5 things first-time moms shouldn’t worry about

Being a new mom can be scary, and it’s hard not to worry about what your little one does or doesn’t do. Here are five things first-time-moms definitely don’t have to worry about.



Although your baby’s constant crying might alarm you, it’s important to remember that crying in babies is normal, and it’s the only form of communication a baby has with his parents. Babies cry for the same reason as children and adults – to heal their hurts – but they also cry to tell us they’re hungry, in pain, frustrated or need more love and cuddling.

Click here to find out how to decode your baby’s cries.


New moms often put a lot of pressure on themselves to get breastfeeding right from the start. Few moms get the hang of breastfeeding instantly. Breastfeeding might be natural, but it doesn’t always come naturally to everyone. Most new moms need help, support and practice.
While newborns have a powerful instinct to breastfeed, they too have to get the hang of latching and sucking. “Breastfeeding can be difficult the first few weeks and you might feel like you’re a failure; you’re not. Both you and your baby are still learning and trying to master a new skill,” says Jude Polack, founder and director of the active birth hospital, Genesis Clinic in Johannesburg.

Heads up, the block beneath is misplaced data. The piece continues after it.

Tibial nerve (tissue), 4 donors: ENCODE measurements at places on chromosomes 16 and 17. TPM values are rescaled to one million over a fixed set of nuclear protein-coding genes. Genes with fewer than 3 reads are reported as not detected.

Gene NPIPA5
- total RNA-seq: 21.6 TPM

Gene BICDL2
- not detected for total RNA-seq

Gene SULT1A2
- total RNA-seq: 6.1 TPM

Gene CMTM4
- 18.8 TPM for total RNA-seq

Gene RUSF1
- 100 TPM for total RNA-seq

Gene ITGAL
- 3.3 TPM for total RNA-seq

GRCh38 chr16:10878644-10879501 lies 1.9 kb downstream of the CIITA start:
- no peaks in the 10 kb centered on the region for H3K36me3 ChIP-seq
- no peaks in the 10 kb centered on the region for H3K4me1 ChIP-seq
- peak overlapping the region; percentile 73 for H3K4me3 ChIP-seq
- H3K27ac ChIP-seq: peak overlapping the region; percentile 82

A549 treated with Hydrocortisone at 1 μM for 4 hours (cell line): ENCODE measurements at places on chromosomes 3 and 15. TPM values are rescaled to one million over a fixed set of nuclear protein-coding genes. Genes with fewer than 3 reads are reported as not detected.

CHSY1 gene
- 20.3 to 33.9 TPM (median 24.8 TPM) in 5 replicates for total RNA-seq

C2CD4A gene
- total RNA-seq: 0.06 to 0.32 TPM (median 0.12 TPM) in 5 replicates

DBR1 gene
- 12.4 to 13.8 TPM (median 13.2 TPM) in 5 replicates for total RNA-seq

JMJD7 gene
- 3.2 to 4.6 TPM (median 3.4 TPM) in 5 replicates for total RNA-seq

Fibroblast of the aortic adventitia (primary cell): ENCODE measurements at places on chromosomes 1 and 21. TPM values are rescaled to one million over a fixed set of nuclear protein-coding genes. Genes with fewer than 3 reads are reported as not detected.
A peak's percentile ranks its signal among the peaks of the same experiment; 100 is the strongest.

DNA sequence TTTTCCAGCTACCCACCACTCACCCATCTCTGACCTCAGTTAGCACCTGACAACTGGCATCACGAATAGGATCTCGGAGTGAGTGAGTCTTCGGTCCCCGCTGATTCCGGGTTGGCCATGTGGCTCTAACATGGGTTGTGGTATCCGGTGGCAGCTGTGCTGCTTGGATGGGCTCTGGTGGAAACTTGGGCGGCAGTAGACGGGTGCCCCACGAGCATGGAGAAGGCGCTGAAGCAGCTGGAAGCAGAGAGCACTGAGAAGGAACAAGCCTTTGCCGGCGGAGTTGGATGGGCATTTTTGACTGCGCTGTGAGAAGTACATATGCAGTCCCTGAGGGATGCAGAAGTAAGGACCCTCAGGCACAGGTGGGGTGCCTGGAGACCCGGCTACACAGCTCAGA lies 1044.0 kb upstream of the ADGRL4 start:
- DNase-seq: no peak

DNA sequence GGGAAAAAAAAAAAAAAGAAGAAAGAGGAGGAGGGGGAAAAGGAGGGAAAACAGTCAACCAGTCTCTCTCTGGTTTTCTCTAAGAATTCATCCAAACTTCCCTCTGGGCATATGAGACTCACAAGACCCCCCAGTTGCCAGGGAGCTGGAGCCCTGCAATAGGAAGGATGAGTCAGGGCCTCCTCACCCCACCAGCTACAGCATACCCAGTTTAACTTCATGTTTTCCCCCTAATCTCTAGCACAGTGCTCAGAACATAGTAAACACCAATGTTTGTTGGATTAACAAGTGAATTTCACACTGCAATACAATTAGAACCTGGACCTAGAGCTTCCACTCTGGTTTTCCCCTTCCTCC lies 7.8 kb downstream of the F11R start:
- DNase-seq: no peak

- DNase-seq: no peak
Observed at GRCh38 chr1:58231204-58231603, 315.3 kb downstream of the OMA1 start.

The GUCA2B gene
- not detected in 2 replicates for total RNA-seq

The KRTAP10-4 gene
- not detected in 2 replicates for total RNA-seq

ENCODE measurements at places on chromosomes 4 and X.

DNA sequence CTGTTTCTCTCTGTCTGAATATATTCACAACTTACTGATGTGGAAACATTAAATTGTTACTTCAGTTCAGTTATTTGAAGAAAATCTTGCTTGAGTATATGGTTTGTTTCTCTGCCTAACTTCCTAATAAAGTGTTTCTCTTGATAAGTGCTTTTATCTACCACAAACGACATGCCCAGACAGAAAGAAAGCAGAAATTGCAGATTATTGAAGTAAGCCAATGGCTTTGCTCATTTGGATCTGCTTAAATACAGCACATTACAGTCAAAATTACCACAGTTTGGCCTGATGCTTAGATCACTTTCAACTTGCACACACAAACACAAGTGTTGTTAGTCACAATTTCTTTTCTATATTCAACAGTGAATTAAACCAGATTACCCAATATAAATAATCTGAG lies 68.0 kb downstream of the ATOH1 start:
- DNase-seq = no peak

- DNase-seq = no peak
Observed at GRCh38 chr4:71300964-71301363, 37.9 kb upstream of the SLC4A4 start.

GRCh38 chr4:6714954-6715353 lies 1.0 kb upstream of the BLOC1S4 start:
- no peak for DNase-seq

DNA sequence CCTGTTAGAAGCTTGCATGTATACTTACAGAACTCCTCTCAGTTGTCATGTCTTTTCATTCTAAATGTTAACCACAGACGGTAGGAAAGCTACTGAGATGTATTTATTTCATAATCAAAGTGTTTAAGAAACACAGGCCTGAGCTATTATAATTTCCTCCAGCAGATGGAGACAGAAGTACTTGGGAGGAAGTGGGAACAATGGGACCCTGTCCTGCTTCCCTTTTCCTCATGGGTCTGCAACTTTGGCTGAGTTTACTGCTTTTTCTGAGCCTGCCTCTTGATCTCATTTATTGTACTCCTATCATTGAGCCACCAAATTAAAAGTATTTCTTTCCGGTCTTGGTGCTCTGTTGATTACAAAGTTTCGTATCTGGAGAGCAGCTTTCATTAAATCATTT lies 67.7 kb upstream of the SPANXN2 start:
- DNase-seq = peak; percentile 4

Click here for tips and tricks to help you breastfeed successfully.


If you have friends with babies the same age as yours, it can be difficult not to compare the milestones your baby has or hasn’t reached with your friends’ little one’s milestones. It’s important to remember that children develop at different rates, so don’t be alarmed if your baby doesn’t reach his milestones at the same time as his peers or at the exact time that magazine articles and parenting books indicate they should.

Click here for a list of milestones you can expect your baby to reach during his first year.

Getting back in shape

Celebrities always seem to lose their extra pregnancy weight instantly, and this puts a lot of pressure on new moms to do the same. This is definitely not something you should be concerned about. It’s unrealistic and unhealthy to think you can get your pre-pregnancy body back overnight. Take time to bond with your baby, get enough sleep, and as soon as your gynae gives you the go ahead or when you feel up to it, you can start exercising again.

Click here for exercises you can do at home to help you get back your pre-pregnancy body. 

Bonding with your baby

Even though you’ve waited anxiously for the past nine months to meet your baby, you might not bond with your little one right away. Not all moms connect with their little ones right away after the birth. This is normal. Bonding is a growing process, and it doesn’t always happen immediately. Getting to know your baby through feedings and cuddling will help build this special time.

Click here for five simple ways you can bond with your baby.

More about the expert:

Genesis Clinic is the only private hospital in Gauteng to be designated a Mother-and-Baby-Friendly maternity facility, giving it the WHO’s and UNICEF’s global stamp of approval for its safe birthing practices, and its support and promotion of breastfeeding. Jude Polack is the founder and director of the Genesis Clinic. Read more about Jude Polack here.

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